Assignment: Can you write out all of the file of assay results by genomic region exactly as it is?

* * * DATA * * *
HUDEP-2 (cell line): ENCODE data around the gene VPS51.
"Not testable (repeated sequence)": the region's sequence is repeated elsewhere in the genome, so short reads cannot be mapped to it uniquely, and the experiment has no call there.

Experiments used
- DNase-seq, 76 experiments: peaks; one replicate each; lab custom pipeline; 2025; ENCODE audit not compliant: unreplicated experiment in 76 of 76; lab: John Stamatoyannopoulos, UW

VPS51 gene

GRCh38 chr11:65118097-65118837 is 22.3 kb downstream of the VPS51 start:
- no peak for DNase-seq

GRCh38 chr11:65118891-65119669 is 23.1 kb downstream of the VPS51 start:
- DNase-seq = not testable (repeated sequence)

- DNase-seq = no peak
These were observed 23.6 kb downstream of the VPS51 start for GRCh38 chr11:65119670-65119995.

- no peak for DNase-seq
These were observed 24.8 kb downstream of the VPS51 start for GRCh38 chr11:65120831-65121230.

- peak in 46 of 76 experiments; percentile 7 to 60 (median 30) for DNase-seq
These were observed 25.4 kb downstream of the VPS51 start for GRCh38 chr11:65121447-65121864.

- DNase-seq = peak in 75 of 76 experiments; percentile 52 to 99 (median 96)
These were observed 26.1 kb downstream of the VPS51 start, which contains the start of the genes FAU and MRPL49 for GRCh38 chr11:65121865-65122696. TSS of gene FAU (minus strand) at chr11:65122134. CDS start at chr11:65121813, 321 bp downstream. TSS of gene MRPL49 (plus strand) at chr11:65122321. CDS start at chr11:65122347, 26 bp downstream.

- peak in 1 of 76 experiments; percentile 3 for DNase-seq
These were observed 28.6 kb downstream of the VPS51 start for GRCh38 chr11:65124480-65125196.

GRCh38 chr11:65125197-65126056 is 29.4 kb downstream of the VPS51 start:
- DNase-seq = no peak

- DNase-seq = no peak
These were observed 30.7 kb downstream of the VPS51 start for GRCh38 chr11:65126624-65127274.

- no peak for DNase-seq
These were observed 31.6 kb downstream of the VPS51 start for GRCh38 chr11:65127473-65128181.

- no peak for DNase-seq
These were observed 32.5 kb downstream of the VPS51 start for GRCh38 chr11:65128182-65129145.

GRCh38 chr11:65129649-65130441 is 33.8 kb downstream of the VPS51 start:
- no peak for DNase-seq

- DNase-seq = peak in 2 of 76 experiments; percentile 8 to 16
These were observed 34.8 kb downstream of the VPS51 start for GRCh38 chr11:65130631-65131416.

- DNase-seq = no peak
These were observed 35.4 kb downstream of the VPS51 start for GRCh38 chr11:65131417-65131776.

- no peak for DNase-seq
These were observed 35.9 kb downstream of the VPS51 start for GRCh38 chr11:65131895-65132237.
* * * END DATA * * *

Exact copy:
HUDEP-2 (cell line): ENCODE data around the gene VPS51.
"Not testable (repeated sequence)": the region's sequence is repeated elsewhere in the genome, so short reads cannot be mapped to it uniquely, and the experiment has no call there.

Experiments used
- DNase-seq, 76 experiments: peaks; one replicate each; lab custom pipeline; 2025; ENCODE audit not compliant: unreplicated experiment in 76 of 76; lab: John Stamatoyannopoulos, UW

VPS51 gene

GRCh38 chr11:65118097-65118837 is 22.3 kb downstream of the VPS51 start:
- no peak for DNase-seq

GRCh38 chr11:65118891-65119669 is 23.1 kb downstream of the VPS51 start:
- DNase-seq = not testable (repeated sequence)

- DNase-seq = no peak
These were observed 23.6 kb downstream of the VPS51 start for GRCh38 chr11:65119670-65119995.

- no peak for DNase-seq
These were observed 24.8 kb downstream of the VPS51 start for GRCh38 chr11:65120831-65121230.

- peak in 46 of 76 experiments; percentile 7 to 60 (median 30) for DNase-seq
These were observed 25.4 kb downstream of the VPS51 start for GRCh38 chr11:65121447-65121864.

- DNase-seq = peak in 75 of 76 experiments; percentile 52 to 99 (median 96)
These were observed 26.1 kb downstream of the VPS51 start, which contains the start of the genes FAU and MRPL49 for GRCh38 chr11:65121865-65122696. TSS of gene FAU (minus strand) at chr11:65122134. CDS start at chr11:65121813, 321 bp downstream. TSS of gene MRPL49 (plus strand) at chr11:65122321. CDS start at chr11:65122347, 26 bp downstream.

- peak in 1 of 76 experiments; percentile 3 for DNase-seq
These were observed 28.6 kb downstream of the VPS51 start for GRCh38 chr11:65124480-65125196.

GRCh38 chr11:65125197-65126056 is 29.4 kb downstream of the VPS51 start:
- DNase-seq = no peak

- DNase-seq = no peak
These were observed 30.7 kb downstream of the VPS51 start for GRCh38 chr11:65126624-65127274.

- no peak for DNase-seq
These were observed 31.6 kb downstream of the VPS51 start for GRCh38 chr11:65127473-65128181.

- no peak for DNase-seq
These were observed 32.5 kb downstream of the VPS51 start for GRCh38 chr11:65128182-65129145.

GRCh38 chr11:65129649-65130441 is 33.8 kb downstream of the VPS51 start:
- no peak for DNase-seq

- DNase-seq = peak in 2 of 76 experiments; percentile 8 to 16
These were observed 34.8 kb downstream of the VPS51 start for GRCh38 chr11:65130631-65131416.

- DNase-seq = no peak
These were observed 35.4 kb downstream of the VPS51 start for GRCh38 chr11:65131417-65131776.

- no peak for DNase-seq
These were observed 35.9 kb downstream of the VPS51 start for GRCh38 chr11:65131895-65132237.